Key to Umbria: Spoleto

Blessed Gregory of Spoleto  (Feast day ?)

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Detail from the Madonna and Child with

St Clement I and the Blessed Gregory (1476-8)

(see below)

There seems to be some confusion between two hermits of this name who lived in Monteluco:

  1. The wooden sarcophagus of the earlier Blessed Gregory is documented in the Duomo in 1348.

  2. The later Blessed Gregory was a Franciscan friar at San Francesco di Monteluco, where he died in 1473.  He had acquired a relic known as the Sacro Chiodo (a nail that had been used in the Crucifixion of Christ) and this subsequently found its way to the church of San Domenico.  Bishop Paolo Sanvitale ordered the official recognition of his relics in 1597.

Gregory was buried in a chapel in the Duomo that was the subject of an extensive programme of decoration in 1486-8.  It was demolished as part of the re-modeling of the Duomo in 1785-92, but two items of its decoration survive:

  1. the sarcophagus (1486-8) in which the relics were housed, which is now in Room 5 of the Museo Nazionale del Ducato di Spoleto; and

  1. the altarpiece of the Madonna and Child with St Clement I and the Blessed Gregory, which is now on the right wall of the left transept of the Duomo.

These items throw light on the hagiography of this second Blessed Gregory:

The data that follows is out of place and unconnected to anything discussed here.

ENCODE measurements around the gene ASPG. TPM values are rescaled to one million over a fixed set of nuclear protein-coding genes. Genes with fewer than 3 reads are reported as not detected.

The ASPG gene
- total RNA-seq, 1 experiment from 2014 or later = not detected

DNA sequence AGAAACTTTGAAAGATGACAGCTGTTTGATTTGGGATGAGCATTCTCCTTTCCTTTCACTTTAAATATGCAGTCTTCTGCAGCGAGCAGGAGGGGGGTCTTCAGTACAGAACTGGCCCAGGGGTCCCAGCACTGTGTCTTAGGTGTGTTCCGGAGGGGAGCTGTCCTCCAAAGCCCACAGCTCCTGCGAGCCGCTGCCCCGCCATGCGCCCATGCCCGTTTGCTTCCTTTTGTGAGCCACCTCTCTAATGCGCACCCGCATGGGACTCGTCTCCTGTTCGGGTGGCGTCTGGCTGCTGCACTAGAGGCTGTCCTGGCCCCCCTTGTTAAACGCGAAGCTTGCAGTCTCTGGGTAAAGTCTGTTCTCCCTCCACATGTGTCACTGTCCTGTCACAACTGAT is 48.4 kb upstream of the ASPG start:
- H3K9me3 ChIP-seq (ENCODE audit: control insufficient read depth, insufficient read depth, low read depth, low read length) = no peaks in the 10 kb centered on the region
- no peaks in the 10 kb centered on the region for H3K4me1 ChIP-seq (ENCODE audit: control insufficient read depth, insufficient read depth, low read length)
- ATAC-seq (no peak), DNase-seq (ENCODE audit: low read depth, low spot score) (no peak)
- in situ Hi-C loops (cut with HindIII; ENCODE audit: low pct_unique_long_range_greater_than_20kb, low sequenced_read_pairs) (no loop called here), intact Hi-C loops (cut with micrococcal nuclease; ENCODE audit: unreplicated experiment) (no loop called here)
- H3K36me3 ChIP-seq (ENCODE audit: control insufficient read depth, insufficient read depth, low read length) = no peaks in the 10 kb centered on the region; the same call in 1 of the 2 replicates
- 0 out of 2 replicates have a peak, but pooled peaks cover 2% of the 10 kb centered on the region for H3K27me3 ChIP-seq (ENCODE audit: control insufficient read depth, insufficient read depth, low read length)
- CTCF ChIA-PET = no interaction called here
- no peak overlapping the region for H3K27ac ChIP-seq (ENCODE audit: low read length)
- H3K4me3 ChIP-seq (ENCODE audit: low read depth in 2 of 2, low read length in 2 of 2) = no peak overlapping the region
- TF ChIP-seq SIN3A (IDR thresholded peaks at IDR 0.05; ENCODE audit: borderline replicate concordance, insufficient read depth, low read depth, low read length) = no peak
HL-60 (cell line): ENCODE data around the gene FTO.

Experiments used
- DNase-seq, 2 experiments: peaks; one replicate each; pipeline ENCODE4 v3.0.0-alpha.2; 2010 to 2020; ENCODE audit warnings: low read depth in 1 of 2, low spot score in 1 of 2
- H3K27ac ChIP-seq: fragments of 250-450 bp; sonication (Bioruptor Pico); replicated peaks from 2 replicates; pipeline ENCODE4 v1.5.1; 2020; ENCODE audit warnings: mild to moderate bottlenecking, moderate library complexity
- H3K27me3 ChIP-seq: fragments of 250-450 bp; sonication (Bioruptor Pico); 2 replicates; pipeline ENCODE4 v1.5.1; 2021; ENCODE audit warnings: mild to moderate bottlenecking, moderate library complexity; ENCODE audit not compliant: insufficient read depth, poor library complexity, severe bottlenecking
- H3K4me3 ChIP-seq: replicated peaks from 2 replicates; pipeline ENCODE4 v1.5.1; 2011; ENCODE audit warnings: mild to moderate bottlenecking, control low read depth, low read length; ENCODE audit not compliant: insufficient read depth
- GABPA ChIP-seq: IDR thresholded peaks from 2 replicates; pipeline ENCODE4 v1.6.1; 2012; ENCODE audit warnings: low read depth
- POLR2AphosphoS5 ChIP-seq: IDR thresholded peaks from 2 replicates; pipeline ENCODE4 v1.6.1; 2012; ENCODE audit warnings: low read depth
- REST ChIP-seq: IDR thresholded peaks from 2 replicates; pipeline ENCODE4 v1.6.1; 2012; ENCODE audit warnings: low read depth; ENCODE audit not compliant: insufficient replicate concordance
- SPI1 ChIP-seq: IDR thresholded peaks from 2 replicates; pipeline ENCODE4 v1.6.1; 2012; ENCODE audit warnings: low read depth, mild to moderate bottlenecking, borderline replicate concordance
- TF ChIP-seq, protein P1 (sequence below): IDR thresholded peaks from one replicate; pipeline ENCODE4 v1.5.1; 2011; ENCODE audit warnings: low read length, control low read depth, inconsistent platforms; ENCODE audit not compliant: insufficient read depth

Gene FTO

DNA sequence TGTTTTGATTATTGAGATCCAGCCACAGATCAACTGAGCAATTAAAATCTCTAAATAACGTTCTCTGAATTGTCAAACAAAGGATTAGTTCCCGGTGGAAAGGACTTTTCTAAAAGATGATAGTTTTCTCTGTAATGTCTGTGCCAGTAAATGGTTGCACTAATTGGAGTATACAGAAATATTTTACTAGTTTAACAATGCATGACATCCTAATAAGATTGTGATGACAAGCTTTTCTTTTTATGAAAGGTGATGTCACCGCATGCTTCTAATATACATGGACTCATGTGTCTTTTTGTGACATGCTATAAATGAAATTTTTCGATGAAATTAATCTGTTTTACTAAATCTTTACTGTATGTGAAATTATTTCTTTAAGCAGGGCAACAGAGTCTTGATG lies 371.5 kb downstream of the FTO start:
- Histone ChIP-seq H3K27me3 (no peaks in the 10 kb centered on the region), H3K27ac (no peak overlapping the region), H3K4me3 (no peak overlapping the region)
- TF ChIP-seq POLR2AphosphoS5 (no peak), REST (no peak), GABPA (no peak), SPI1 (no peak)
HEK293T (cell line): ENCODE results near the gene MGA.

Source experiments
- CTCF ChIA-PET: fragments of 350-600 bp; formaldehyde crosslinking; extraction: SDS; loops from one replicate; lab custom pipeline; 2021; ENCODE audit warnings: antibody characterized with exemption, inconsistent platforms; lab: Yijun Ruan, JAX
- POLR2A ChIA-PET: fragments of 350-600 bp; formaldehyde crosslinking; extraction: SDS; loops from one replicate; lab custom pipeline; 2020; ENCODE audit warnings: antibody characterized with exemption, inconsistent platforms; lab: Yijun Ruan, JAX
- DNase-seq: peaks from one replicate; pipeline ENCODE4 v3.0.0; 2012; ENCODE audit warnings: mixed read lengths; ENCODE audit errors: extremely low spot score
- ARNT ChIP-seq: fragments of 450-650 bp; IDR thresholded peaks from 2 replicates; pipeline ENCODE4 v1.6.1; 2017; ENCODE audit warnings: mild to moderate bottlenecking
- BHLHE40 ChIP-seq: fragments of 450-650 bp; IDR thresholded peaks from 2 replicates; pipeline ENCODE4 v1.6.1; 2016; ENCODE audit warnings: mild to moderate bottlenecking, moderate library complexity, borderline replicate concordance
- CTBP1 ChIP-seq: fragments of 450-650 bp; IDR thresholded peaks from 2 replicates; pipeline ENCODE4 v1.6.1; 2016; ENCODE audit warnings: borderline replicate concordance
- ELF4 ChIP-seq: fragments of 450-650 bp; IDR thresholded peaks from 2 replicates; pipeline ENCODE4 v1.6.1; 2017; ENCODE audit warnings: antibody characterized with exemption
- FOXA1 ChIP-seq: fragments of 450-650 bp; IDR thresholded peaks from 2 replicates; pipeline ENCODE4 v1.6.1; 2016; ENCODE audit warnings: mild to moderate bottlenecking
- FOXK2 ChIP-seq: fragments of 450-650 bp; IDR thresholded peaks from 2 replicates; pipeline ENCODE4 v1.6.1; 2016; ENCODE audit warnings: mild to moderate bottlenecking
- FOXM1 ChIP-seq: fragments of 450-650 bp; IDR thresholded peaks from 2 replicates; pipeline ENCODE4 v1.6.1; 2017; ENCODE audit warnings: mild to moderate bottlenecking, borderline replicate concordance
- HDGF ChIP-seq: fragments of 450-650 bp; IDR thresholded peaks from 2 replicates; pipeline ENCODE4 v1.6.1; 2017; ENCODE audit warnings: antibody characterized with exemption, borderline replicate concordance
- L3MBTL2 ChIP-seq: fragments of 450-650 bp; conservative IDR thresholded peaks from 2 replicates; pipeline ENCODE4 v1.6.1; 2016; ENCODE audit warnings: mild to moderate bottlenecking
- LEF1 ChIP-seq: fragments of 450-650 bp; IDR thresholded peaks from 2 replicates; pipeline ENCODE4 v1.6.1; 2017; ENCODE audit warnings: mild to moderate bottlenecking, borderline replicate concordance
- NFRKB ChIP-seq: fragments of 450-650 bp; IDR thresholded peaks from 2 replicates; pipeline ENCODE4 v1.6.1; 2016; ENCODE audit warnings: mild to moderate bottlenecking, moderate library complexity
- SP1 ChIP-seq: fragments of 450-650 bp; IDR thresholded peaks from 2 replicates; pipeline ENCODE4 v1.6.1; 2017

1. The relief on the front of the sarcophagus depicts him in prayer outside his hermitage as an angel appears to him bearing a scroll.  The long inscription says that he lived a celibate life as a hermit and that he performed miracles after his death. 

  2. The altarpiece is now in an ornate frame that bears his arms of Bishop Paolo Sanvitale.  This probably dates to 1597, when Bishop Sanvitale recognised the authenticity of the relics.  The inscription says that Blessed Gregory died in the company of angels in extreme old age in 1473 in a hermitage on Monteluco. 

An altarpiece (ca. 1792) of Blessed Gregory and Angels  by Pietro Labruzzi, which is on the 4th altar on the right of the Duomo,  depicts the Blessed Gregory as a pilgrim to whom one of the angels offers the relic.  This  altar probably marks the location of the chapel that originally housed the relics of the Blessed Gregory.